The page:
Some medications have psychoactive (mind-altering) properties. Because of this they are sometimes abused, that is taken for reasons or in ways or amounts not intended by a doctor, or taken by someone other than the person for whom they are prescribed. In fact, prescription and over-the-counter (OTC) drugs are, after marijuana (and alcohol), the most commonly abused substances by Americans 14 and older.
People often think that prescription and OTC drugs are safer than illicit drugs, but that’s only true when they are taken exactly as prescribed and for the purpose intended. When abused, prescription and OTC drugs can be addictive and put abusers at risk for other adverse health effects, including overdose—especially when taken along with other drugs or alcohol.
Central nervous system depressants include:
Pentobarbital sodium (Nembutal®)
Methylphenidate (Ritalin® and Concerta®)
Taking a drug in a higher quantity or in another manner than prescribed. Most prescription drugs are dispensed orally in tablets, but abusers sometimes crush the tablets and snort or inject the powder. This hastens the entry of the drug into the bloodstream and the brain and amplifies its effects.
Taking a drug for another purpose than prescribed. All of the drug types mentioned can produce pleasurable effects at sufficient quantities, so taking them for the purpose of getting high is one of the main reasons people abuse them.
ADHD drugs like Adderall are also often abused by students seeking to improve their academic performance. However, although they may boost alertness, there is little evidence they improve cognitive functioning for those without a medical condition.
For example, stimulants such as Ritalin achieve their effects by acting on the same neurotransmitter systems as cocaine. Opioid pain relievers such as OxyContin attach to the same cell receptors targeted by illegal opioids like heroin. Prescription depressants produce sedating or calming effects in the same manner as the club drugs GHB and rohypnol. And when taken in very high doses, dextromethorphan acts on the same cell receptors as PCP or ketamine, producing similar out-of-body experiences.
When abused, all of these classes of drugs directly or indirectly cause a pleasurable increase in the amount of dopamine in the brain’s reward pathway. Repeatedly seeking to experience that feeling can lead to addiction.
Adverse Health Consequences
The Drug Abuse Warning Network (DAWN), which monitors emergency department visits in selected areas across the Nation, reported that approximately 1 million emergency room visits in 2009 could be attributed to prescription drug abuse. Roughly 343,000 involved prescription opioid pain relievers, a rate more than double that of 5 years prior. ED visits also more than doubled for CNS stimulants, involved in nearly 22,000 visits in 2009, as well as CNS depressants (anxiolytics, sedatives, and hypnotics), involved in 363,000 visits. Of the latter, benzodiazepines (e.g., Xanax) comprised the vast majority. Rates for a popular prescribed nonbenzodiazepine sleep aid, zolpidem (Ambien), rose from roughly 13,000 in 2004 to 29,000 in 2009. More than half of ED visits for prescription drug abuse involved multiple drugs.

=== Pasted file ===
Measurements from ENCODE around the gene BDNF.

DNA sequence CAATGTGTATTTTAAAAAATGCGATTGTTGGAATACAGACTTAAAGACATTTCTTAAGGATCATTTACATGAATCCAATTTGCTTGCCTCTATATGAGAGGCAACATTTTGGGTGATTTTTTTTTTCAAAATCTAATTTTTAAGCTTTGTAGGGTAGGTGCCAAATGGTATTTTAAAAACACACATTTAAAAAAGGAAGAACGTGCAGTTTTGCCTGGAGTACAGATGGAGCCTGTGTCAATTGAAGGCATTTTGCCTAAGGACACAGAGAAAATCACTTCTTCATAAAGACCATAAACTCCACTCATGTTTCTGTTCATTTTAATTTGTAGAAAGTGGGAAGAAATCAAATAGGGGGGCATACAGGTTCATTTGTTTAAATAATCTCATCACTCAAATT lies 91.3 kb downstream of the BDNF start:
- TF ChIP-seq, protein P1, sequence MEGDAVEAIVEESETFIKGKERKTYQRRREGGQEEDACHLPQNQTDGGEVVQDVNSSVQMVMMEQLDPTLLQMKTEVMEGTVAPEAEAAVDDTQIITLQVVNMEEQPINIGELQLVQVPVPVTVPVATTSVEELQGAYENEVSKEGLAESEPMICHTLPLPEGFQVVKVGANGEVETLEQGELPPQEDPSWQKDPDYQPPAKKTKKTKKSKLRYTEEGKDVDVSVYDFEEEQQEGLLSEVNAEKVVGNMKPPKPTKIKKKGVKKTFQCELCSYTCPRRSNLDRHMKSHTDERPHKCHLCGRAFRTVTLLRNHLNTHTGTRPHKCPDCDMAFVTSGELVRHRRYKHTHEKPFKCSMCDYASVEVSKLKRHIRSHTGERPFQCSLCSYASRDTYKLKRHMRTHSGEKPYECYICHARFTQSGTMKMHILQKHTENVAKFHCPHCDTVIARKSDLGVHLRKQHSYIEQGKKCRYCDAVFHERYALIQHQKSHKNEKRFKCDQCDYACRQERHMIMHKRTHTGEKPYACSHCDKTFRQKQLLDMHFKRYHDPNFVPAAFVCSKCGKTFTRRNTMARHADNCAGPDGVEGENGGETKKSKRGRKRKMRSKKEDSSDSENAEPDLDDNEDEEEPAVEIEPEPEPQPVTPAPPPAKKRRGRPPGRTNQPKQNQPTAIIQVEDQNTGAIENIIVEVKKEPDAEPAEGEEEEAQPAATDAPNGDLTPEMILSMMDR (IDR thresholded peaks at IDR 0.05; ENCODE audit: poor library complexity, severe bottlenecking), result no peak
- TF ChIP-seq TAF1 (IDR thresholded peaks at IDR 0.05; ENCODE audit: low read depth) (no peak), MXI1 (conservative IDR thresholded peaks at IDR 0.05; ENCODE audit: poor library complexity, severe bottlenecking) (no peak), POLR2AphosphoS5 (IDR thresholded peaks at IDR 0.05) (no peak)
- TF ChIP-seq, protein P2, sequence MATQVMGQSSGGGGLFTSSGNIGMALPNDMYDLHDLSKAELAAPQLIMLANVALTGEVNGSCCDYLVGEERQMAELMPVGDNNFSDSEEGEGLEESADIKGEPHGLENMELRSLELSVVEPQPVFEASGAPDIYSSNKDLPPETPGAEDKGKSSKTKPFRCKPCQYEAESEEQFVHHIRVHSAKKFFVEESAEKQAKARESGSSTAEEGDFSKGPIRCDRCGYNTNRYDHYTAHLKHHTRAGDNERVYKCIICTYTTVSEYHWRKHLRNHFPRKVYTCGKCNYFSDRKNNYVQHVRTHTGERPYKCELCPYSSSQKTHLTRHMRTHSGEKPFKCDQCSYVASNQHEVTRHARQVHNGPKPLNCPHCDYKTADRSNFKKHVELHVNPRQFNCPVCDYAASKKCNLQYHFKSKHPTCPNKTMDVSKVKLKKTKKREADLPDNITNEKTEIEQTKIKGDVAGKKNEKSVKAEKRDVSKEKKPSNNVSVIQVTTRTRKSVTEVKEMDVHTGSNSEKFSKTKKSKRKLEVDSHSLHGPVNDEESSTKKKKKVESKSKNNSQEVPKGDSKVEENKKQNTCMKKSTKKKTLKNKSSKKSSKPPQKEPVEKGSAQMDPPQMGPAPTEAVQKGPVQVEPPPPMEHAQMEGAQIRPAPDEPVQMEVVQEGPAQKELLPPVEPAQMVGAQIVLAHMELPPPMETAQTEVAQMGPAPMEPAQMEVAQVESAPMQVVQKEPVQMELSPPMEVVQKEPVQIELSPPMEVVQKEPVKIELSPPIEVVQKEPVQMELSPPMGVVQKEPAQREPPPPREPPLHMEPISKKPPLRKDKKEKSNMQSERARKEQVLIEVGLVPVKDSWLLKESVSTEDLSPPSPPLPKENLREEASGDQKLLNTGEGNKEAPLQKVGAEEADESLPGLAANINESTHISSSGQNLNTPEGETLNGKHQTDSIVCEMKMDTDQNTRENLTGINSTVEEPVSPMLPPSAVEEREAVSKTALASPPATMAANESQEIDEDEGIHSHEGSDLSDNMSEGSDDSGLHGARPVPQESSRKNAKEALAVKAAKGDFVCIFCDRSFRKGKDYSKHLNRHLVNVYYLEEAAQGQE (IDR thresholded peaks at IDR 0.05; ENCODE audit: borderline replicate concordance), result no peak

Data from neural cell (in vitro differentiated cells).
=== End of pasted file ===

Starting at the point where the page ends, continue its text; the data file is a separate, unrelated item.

Stimulants can have strong effects on the cardiovascular system. Taking high doses of a stimulant can dangerously raise body temperature and cause irregular heartbeat or even heart failure or seizures. Also, taking some stimulants in high doses or repeatedly can lead to hostility or feelings of paranoia.
Opioids can produce drowsiness, cause constipation, and—depending upon the amount taken—depress breathing. The latter effect makes opioids particularly dangerous, especially when they are snorted or injected or combined with other drugs or alcohol. More people die from overdoses of prescription opioids than from all other drugs combined, including heroin and cocaine.
CNS depressants slow down brain activity and can cause sleepiness and loss of coordination. Continued use can lead to physical dependence and withdrawal symptoms if discontinuing use.
Dextromethorphan can cause impaired motor function, numbness, nausea or vomiting, and increased heart rate and blood pressure. On rare occasions, hypoxic brain damage—caused by severe respiratory depression and a lack of oxygen to the brain—has occurred due to the combination of dextromethorphan with decongestants often found in the medication.
All of these drugs have the potential for addiction, and this risk is amplified when they are abused. Also, as with other drugs, abuse of prescription and OTC drugs can alter a person’s judgment and decision making, leading to dangerous behaviors such as unsafe sex and drugged driving.
Source: NIDA (National Institute on Drug Abuse)